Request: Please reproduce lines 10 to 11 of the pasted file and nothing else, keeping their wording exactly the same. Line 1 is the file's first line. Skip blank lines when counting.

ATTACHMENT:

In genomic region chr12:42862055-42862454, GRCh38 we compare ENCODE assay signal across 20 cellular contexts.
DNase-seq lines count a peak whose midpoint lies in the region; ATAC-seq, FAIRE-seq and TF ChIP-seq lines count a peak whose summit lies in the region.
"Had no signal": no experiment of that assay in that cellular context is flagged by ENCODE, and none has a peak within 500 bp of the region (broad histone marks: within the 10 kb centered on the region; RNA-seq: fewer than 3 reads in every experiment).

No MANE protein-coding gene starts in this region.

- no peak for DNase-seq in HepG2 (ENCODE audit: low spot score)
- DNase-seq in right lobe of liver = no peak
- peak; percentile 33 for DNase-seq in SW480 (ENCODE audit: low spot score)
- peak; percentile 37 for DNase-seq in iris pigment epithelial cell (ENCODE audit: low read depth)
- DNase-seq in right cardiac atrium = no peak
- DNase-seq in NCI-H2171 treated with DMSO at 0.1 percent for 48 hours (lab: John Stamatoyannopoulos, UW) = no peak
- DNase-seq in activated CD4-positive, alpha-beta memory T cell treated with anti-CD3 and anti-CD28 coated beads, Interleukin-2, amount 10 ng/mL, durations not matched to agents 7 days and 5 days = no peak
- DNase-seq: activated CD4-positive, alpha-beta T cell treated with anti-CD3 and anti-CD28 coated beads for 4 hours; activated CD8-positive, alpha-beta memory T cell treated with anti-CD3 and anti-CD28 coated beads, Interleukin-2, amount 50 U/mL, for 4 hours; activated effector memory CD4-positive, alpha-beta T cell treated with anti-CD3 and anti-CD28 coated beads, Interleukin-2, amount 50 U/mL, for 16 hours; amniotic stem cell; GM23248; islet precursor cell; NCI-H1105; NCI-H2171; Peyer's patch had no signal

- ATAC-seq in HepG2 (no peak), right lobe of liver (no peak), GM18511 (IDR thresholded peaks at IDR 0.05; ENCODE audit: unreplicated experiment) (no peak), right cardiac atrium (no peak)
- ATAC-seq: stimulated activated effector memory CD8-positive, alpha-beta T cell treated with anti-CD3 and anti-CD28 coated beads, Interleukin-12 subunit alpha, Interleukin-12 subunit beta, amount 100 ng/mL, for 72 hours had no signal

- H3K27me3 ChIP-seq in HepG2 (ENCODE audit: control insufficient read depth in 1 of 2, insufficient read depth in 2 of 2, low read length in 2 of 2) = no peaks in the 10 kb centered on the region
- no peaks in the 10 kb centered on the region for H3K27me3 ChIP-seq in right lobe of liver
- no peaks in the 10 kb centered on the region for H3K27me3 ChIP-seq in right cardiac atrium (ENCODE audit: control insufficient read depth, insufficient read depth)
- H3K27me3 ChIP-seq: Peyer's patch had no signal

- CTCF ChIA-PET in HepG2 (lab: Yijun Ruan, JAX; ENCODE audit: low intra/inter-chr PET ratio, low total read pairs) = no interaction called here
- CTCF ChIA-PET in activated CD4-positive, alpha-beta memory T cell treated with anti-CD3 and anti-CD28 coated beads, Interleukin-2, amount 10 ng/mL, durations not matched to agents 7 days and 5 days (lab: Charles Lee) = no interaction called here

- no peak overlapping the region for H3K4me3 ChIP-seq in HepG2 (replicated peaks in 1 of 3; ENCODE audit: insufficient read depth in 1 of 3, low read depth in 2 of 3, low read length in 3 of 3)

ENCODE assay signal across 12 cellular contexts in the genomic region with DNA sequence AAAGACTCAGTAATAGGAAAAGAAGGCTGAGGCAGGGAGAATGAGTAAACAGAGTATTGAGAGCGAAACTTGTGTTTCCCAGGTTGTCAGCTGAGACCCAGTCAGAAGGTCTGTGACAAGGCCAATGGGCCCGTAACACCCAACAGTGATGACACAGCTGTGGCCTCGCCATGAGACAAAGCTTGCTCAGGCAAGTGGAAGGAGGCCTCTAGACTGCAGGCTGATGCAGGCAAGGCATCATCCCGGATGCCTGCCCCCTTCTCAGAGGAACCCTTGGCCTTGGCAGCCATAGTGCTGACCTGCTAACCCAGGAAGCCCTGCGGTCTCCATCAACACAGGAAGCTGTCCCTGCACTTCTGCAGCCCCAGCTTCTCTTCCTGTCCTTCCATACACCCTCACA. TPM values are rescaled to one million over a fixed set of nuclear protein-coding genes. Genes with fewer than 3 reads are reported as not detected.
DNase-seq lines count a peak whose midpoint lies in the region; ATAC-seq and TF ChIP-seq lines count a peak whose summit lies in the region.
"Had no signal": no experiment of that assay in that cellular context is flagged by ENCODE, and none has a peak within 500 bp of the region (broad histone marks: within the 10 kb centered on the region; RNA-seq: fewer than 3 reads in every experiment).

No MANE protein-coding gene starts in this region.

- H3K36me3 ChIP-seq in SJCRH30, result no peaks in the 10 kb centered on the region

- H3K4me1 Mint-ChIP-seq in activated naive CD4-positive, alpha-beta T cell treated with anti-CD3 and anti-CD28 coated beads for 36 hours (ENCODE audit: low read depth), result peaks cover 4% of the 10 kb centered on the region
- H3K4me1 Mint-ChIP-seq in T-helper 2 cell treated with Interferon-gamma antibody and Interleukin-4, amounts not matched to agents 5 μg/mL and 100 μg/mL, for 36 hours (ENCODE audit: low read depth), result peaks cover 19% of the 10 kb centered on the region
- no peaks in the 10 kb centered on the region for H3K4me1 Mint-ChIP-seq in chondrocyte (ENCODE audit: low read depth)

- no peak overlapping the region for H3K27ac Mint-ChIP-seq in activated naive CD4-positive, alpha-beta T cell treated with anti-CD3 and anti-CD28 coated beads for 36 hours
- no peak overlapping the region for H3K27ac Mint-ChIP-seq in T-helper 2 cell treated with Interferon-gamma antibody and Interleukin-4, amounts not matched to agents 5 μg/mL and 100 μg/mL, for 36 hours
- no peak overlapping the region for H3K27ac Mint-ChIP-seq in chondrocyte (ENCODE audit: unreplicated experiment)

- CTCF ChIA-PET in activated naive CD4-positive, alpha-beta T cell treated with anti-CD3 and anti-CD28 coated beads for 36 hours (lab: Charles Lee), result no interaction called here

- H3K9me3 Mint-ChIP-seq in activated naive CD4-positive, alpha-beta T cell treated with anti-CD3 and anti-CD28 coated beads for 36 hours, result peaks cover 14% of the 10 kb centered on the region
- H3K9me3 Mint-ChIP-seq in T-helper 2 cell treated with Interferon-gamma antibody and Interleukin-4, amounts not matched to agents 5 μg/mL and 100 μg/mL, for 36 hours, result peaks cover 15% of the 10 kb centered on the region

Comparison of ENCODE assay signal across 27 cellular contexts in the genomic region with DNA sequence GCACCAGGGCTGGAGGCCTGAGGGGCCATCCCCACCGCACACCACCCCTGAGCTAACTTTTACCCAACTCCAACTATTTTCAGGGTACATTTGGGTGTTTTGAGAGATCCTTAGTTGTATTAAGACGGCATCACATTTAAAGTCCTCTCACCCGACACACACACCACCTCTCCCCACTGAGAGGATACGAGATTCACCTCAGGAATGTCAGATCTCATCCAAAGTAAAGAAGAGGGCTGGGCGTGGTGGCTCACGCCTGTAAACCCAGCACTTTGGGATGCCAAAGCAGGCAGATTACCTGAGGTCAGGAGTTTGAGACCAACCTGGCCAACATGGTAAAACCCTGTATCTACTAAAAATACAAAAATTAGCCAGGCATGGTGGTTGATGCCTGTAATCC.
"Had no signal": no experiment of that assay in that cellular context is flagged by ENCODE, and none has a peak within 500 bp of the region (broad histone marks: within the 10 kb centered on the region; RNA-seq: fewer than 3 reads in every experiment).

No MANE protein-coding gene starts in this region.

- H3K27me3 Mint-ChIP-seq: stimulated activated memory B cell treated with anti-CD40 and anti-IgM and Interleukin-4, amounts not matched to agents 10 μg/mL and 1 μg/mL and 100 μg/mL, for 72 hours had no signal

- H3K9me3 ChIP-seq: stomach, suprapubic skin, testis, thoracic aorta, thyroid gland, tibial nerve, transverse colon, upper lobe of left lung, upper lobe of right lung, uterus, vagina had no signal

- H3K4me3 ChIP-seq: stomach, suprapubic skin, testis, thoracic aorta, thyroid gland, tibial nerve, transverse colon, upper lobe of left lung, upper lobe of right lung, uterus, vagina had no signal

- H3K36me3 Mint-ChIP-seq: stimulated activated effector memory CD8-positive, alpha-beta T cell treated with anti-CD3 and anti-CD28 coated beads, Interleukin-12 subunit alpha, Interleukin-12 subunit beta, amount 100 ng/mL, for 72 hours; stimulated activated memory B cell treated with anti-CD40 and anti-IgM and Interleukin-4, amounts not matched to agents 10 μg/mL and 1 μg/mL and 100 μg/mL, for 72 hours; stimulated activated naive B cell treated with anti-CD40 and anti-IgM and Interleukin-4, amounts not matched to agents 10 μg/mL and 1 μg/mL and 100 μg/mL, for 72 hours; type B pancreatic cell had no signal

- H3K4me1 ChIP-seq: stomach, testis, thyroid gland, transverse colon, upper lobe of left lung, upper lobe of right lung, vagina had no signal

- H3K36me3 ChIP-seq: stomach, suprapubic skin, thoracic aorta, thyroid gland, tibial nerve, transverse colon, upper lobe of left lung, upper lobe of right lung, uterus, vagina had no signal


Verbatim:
- DNase-seq in NCI-H2171 treated with DMSO at 0.1 percent for 48 hours (lab: John Stamatoyannopoulos, UW) = no peak
- DNase-seq in activated CD4-positive, alpha-beta memory T cell treated with anti-CD3 and anti-CD28 coated beads, Interleukin-2, amount 10 ng/mL, durations not matched to agents 7 days and 5 days = no peak